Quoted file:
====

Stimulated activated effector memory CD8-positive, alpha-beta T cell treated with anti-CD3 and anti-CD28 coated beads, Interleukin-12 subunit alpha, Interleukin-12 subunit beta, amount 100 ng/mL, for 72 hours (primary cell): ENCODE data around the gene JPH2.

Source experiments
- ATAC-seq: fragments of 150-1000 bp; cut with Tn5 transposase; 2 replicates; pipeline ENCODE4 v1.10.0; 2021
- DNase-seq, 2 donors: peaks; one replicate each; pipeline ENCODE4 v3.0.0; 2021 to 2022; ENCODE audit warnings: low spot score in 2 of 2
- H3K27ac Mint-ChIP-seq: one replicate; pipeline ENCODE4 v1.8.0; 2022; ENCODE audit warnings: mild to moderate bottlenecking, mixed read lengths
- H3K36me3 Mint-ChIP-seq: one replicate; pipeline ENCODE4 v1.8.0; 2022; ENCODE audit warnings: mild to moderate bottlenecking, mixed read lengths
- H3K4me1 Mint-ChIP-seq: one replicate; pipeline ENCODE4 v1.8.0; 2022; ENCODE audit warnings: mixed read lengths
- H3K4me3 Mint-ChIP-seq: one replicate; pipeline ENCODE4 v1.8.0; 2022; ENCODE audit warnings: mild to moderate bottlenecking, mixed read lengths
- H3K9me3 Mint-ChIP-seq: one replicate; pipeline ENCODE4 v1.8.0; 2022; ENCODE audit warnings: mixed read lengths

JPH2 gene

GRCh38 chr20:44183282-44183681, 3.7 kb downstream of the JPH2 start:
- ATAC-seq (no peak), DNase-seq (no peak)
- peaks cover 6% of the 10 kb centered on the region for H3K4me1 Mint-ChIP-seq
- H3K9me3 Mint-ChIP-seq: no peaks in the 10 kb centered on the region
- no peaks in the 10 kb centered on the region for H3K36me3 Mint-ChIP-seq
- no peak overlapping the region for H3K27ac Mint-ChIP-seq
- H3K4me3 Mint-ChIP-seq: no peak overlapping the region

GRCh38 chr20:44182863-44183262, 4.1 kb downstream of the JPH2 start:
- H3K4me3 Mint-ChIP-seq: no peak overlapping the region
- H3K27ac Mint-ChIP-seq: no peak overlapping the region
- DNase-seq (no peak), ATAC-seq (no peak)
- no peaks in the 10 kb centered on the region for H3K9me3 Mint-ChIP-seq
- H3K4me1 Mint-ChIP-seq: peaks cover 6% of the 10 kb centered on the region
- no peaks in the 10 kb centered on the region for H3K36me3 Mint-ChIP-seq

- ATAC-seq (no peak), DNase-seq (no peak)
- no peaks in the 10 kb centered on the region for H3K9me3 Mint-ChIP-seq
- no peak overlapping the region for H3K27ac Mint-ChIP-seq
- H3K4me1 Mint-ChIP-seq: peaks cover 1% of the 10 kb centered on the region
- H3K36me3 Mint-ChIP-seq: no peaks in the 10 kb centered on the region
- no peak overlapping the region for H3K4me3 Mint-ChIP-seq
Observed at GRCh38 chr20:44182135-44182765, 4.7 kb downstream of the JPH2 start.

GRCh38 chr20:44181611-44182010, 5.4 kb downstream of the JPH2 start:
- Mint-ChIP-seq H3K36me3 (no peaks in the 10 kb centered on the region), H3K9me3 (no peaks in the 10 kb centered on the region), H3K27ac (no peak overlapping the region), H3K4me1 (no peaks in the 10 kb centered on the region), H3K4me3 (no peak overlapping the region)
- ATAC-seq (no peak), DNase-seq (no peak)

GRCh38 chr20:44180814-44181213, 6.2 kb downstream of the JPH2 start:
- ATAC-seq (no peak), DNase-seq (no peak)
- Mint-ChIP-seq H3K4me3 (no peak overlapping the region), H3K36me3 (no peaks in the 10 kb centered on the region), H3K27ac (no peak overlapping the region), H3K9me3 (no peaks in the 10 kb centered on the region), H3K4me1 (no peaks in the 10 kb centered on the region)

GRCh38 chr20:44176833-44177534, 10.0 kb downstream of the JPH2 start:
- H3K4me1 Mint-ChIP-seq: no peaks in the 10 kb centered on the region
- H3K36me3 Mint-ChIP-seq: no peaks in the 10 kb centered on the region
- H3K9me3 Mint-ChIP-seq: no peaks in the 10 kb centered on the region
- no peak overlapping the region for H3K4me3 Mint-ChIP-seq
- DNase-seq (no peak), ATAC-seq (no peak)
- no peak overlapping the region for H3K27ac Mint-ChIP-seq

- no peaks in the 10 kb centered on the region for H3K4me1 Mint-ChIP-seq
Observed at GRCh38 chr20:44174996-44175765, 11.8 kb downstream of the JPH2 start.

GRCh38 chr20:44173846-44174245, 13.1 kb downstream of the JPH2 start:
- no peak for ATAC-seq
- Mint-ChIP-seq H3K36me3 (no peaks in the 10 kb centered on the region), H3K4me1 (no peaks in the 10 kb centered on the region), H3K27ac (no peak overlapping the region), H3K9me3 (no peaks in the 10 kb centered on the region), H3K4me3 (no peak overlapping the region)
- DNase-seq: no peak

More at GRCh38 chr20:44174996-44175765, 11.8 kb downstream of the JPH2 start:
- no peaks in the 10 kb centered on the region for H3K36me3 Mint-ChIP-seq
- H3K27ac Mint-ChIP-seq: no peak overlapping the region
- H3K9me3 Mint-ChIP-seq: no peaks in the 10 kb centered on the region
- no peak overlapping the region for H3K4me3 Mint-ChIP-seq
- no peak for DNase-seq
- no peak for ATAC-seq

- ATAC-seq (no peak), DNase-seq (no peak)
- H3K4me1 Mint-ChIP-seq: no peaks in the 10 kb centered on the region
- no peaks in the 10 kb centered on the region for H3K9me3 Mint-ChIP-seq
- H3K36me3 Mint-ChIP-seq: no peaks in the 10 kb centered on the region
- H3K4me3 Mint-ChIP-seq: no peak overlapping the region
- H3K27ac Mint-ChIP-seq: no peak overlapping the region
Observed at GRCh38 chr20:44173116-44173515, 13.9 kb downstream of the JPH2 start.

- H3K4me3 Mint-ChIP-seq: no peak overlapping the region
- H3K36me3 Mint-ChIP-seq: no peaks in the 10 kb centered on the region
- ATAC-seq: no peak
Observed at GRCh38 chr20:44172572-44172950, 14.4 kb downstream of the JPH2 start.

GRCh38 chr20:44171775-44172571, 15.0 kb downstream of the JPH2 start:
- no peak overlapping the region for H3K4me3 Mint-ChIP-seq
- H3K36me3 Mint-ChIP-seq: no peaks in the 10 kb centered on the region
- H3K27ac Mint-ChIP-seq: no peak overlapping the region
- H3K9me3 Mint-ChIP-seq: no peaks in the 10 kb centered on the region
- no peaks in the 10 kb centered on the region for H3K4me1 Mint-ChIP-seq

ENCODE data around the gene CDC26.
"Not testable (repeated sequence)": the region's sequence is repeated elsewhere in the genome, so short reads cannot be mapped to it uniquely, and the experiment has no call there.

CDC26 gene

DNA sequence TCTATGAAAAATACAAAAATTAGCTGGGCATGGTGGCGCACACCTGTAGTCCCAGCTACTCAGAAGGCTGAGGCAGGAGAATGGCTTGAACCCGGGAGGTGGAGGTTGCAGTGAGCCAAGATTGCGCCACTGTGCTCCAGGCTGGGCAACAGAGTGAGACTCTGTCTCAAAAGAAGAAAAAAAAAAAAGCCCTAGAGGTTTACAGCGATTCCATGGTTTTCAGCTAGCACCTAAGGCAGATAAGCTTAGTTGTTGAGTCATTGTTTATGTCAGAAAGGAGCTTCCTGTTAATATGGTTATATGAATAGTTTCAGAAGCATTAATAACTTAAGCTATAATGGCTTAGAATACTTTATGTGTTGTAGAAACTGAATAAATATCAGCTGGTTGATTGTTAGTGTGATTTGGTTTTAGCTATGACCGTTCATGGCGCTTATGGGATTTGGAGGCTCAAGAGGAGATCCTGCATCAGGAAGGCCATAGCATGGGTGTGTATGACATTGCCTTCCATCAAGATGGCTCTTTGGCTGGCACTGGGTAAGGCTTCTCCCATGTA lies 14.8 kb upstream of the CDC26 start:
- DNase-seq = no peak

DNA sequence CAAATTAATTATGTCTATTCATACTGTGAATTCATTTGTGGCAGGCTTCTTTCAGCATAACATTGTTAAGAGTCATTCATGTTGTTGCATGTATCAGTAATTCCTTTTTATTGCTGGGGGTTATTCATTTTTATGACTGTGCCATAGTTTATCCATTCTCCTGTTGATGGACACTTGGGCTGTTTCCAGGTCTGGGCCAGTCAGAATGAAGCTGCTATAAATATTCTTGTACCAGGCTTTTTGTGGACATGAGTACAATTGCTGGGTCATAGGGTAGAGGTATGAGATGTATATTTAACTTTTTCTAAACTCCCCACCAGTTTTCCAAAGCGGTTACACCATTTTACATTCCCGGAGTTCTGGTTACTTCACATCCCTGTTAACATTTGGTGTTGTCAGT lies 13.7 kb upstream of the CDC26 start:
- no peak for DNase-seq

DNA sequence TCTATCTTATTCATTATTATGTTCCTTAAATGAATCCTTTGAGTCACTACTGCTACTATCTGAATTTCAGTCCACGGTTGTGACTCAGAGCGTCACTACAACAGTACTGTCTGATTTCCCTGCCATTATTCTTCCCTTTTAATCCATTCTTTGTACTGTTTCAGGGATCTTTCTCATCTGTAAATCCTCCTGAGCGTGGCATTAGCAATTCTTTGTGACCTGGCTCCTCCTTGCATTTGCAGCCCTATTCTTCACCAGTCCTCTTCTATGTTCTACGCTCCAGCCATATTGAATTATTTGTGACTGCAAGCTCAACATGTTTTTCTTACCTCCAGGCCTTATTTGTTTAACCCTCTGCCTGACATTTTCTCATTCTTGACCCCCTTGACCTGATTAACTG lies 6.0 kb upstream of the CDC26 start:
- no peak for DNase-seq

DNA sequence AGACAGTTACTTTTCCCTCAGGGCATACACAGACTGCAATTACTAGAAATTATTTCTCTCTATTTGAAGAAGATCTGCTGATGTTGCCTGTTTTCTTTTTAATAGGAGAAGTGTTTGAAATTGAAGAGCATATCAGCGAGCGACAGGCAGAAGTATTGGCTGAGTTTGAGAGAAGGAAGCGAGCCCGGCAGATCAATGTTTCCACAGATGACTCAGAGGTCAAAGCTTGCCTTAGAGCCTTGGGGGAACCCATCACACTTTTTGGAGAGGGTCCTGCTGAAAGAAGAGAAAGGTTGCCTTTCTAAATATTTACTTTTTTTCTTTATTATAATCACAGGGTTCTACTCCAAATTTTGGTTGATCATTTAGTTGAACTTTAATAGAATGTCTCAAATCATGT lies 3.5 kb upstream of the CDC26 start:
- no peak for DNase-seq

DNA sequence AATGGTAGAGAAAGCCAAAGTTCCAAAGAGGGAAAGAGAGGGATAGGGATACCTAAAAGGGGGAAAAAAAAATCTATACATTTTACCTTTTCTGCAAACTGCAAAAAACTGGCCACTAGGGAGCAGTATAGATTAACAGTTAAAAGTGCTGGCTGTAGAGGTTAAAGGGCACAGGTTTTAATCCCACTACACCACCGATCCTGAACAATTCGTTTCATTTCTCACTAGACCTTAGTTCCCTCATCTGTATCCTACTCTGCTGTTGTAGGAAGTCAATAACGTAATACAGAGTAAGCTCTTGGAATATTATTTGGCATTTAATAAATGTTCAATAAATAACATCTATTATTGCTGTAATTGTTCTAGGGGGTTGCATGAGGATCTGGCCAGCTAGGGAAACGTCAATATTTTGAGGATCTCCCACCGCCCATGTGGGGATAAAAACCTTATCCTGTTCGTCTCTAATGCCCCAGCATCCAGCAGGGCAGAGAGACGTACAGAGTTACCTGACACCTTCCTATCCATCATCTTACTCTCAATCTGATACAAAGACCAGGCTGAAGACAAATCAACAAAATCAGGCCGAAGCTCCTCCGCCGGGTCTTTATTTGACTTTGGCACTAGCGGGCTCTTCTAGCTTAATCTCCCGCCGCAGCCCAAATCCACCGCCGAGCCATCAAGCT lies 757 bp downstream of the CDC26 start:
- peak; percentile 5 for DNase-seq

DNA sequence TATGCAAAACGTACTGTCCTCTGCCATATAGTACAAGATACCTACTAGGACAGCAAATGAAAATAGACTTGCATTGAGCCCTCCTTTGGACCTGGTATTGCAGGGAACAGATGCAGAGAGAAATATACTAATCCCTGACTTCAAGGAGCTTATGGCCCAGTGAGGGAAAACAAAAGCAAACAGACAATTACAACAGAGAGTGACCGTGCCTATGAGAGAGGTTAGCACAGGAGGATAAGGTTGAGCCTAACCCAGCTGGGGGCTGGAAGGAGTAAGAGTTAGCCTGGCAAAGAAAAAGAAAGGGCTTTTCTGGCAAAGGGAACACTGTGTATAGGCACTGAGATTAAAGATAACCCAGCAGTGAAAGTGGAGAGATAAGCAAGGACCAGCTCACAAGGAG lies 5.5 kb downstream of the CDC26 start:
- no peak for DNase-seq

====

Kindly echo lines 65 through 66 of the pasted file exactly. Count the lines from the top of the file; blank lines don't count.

- H3K4me3 Mint-ChIP-seq: no peak overlapping the region
- H3K36me3 Mint-ChIP-seq: no peaks in the 10 kb centered on the region